How will you use bevy to render?

Bevy’s PBR system doesn’t seem to work well with voxel games

There are 90,000 blocks with 10 light sources. It will have a low FPS when moving, and can’t add more light sources.


IIRC, Greg said he’d be using Amethyst, not Bevy.

10 lights limit is about dynamic lights, is it not? If that’s the case then that’s not really a problem for a voxel game.
If someone tries to make a voxel sandbox game where every light source is a dynamic one, they are going to be in for a baaaad time. Players will ask why their 100x100x100 block of only light sources are frying their PC’s while giving them a single frame to look at.

90,000 blocks doesn’t really say much either. It’s all in how they are rendered.
If they don’t cull unseen triangles (marching cubes kinda deal) then you are rendering 90k x 2 x 6 = 1 million triangles. Whereas a properly setup scene would draw just 90k x 2 triangles or 180 k tris.
And even then, there are some optimizations one can make in just the triangle count alone. But never optimize before you have a sound foundation and only optimize when you run into problems.

And then there’s the question of batching. All i can see here is a bunch of colored blocks.
Are each of these blocks drawn one at a time with a specific color, or are they drawn in a single batch with just their coordinates and color info/UV’s being fed to the GPU?
Again, the difference is HUGE in the amount of data and processing needed.
Instancing is a technique where you say “draw this object at these coordinates” instead of telling the GPU to draw each and every cube separately.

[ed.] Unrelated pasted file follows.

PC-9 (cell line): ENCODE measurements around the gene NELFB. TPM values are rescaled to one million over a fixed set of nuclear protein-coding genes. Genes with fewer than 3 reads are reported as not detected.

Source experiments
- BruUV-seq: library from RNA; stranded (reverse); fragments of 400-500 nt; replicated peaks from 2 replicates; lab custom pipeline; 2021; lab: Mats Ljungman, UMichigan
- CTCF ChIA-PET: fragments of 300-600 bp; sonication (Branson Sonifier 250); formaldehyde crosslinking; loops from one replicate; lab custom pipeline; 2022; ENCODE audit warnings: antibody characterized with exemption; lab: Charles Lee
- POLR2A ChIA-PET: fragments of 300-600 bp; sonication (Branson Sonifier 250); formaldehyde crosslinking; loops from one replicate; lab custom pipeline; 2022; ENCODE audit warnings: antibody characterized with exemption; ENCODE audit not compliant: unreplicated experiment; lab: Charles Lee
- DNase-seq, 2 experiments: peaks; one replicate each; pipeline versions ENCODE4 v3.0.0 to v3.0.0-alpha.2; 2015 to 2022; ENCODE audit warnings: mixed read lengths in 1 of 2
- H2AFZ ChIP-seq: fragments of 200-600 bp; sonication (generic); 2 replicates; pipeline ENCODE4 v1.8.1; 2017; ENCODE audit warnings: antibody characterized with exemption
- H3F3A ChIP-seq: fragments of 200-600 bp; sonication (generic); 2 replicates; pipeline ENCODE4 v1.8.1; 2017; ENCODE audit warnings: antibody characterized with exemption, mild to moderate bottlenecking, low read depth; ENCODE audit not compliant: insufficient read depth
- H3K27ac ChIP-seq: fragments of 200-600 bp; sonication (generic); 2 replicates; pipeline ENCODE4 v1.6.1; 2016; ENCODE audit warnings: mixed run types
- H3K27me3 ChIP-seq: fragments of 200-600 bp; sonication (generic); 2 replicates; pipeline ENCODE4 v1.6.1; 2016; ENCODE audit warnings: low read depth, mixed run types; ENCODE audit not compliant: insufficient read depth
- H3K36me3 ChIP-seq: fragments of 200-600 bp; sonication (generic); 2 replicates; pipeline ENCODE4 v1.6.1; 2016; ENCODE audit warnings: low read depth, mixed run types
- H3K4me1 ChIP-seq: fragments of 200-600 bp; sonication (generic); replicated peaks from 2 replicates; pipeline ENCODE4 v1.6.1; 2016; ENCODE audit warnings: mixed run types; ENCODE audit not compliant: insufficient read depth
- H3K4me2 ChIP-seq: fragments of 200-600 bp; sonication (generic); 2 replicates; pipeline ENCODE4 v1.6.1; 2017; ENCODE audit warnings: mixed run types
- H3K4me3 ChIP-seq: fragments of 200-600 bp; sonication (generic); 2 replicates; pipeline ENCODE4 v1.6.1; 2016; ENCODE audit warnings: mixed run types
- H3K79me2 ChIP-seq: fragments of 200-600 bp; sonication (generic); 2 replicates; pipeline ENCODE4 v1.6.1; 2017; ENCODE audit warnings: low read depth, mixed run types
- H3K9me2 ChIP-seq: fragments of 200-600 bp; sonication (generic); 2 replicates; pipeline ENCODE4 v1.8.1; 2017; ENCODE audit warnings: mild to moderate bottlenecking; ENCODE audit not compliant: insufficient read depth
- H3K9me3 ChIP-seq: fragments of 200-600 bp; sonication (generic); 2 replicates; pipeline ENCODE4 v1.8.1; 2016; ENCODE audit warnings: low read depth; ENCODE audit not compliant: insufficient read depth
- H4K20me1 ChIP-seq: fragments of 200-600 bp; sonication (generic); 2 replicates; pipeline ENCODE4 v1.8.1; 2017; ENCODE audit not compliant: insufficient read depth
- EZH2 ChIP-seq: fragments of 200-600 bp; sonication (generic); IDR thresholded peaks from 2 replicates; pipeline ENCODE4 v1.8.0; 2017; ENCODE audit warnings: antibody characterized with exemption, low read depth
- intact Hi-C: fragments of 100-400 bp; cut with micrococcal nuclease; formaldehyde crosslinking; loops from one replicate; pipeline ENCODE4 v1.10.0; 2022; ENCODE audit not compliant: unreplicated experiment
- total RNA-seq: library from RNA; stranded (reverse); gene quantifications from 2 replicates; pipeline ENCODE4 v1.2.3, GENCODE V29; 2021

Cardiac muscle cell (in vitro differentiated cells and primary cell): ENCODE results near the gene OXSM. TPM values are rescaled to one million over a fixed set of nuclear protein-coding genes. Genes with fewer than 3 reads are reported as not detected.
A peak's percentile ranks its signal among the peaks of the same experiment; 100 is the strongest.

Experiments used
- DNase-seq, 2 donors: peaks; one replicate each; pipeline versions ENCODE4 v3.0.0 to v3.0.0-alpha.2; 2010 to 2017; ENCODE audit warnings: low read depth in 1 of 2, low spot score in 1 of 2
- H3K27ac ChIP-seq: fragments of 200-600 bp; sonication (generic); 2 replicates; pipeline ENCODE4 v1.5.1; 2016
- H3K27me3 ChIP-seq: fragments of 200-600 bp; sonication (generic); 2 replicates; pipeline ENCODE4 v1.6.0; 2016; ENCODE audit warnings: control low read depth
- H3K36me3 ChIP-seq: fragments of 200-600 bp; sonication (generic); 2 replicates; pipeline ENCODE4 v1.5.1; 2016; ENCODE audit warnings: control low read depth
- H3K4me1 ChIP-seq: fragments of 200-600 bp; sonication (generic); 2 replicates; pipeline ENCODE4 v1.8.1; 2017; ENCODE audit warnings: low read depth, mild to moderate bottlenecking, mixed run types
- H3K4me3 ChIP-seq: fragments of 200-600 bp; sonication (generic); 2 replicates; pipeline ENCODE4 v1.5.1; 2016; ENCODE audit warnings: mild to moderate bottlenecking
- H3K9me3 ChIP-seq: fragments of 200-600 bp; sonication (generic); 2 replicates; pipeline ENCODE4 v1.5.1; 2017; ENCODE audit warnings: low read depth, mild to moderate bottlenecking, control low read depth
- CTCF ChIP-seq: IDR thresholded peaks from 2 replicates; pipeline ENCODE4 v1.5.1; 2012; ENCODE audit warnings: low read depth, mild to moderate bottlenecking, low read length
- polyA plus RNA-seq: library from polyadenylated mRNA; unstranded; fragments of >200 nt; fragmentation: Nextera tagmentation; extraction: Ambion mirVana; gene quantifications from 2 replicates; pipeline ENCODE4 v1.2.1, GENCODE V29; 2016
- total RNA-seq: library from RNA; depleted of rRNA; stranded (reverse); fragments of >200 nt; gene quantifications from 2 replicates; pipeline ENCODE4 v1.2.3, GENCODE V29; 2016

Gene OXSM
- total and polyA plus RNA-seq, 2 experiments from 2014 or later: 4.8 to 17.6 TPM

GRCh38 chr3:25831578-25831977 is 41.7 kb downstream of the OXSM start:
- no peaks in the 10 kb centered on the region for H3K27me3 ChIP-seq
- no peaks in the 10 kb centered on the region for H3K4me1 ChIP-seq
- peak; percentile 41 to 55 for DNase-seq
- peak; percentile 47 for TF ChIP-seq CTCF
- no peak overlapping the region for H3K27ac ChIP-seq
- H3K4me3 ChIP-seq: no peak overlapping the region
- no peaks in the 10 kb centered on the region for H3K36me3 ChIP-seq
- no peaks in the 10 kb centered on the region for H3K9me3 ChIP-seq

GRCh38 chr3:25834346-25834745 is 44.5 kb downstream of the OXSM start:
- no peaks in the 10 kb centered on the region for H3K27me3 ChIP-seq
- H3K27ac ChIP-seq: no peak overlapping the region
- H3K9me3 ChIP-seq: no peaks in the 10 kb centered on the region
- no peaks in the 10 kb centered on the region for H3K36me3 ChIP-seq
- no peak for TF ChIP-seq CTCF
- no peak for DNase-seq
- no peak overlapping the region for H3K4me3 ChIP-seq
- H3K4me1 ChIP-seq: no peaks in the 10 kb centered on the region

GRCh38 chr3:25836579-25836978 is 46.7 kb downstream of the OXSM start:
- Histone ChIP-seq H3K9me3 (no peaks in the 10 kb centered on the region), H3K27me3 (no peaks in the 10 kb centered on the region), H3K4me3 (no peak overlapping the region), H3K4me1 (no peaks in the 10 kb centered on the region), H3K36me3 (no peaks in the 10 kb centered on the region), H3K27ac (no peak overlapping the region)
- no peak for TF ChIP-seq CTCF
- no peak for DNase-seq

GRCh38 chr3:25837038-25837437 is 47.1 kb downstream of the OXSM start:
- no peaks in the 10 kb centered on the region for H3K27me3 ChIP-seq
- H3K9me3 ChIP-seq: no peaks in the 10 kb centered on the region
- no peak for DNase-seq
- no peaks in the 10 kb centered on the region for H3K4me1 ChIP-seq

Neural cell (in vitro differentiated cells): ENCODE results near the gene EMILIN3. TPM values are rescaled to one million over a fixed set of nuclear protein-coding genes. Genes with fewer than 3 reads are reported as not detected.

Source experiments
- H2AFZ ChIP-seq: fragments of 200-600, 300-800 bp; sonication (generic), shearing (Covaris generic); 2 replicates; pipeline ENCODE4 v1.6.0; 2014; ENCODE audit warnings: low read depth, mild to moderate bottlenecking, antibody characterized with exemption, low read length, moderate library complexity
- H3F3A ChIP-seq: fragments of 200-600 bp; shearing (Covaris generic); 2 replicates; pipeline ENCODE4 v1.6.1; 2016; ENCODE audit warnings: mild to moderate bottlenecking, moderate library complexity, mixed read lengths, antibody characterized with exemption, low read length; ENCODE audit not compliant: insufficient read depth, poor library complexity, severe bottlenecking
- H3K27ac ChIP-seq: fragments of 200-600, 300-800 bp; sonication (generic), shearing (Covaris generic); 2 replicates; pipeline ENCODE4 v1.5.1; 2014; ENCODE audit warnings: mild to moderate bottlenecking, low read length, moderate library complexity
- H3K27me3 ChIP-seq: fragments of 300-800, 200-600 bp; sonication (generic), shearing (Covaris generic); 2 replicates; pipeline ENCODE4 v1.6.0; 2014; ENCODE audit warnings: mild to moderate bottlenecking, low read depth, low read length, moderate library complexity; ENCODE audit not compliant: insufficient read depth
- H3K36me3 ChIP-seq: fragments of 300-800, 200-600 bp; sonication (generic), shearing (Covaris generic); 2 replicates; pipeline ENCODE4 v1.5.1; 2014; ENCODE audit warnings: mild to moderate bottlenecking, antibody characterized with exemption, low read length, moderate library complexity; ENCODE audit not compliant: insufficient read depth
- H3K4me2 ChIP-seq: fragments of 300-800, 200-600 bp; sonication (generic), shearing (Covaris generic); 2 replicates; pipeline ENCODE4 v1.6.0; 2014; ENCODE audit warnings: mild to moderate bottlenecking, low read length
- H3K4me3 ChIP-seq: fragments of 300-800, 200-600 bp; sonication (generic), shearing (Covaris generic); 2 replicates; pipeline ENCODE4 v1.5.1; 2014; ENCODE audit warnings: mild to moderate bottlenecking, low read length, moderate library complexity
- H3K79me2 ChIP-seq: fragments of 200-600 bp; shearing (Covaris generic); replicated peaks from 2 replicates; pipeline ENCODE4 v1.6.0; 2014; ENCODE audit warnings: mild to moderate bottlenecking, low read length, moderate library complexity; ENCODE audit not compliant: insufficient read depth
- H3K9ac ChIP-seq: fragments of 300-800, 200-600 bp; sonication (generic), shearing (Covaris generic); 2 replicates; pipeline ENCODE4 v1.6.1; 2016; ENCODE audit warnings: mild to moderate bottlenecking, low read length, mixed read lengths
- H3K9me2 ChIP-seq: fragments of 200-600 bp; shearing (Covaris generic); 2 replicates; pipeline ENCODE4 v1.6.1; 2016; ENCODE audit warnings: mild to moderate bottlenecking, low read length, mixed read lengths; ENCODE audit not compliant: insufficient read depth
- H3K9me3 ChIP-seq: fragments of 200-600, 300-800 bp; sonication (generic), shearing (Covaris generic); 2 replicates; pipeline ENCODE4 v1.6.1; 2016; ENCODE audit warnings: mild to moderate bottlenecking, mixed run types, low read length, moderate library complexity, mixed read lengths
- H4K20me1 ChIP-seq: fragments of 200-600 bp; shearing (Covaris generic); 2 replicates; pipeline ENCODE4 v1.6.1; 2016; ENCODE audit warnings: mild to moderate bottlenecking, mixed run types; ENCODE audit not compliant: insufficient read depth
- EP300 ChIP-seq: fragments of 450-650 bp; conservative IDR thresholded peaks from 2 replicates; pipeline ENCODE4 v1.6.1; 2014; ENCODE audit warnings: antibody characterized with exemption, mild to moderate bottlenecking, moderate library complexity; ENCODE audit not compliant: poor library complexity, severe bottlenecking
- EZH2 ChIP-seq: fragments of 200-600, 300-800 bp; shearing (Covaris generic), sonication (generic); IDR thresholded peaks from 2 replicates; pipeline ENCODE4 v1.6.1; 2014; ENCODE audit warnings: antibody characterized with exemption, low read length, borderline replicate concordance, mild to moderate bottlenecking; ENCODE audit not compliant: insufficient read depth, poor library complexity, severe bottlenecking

With instancing, any decent graphics pipeline can easily draw millions of unculled cubes on even the most basic hardware with some resemblance of manageable FPS. And when they are properly culled or even made into a mesh, FPS can easily double under certain circumstances.

If Bevy doesn’t provide this functionality in some way to the programmer then it’s a bad engine. But i highly doubt they would do that.


Bevy is the successor to Amethyst and Amethyst died like a few months ago thanks to that, lol.So this is just a basic update of the Engine. :wink:

90000 unoptimized blocks, I bet you those are all Entities instead of one singular Mesh of Textures. It is impressive that those over 90000 Blocks even managed to render well like this. So yeah, batching is important for sure.

I dont think they have a dedicated Voxel Engine, but in that particular case it is better to have a custom Voxel Builder so customization and optimization could work better.

Also I am very soon designing the User Interface of Mechaenetia, at least for GUIs (Main Menu, etc), because there is finally enough basement work for me to understand how to actually make anything (I am really not a backend kind of person so I somewhat relied on @OvermindDL1 doing it for me, especially when it comes to structuring the whole thing in an orderly and professional fashion)


I am still seeing activity on Amethyst’s Github but i am not invested in either of them so yeah.

No, of course they don’t have a Voxel engine. That’s for the programmers to implement themselves.
But ability to use the GPU properly is a must. Otherwise it’s just another playtool.
Most other game engines (even Unity) can customize how things are batched.


Yeah I’m very surprised that 90,000 unbatched cubes are that fast as it is, 90,000 batched cubes will be a single draw call, so not slow.

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After more testing, I found that the program did not use GPU, so did other bevy programs, which may be the reason for the slow running.


Are you sure you did everything right? Did you install the Vulkan DEV Drivers on your Machine so you can actually test it?


The result is that Windows 10 shows the wrong data. In fact, the program uses GPU normally.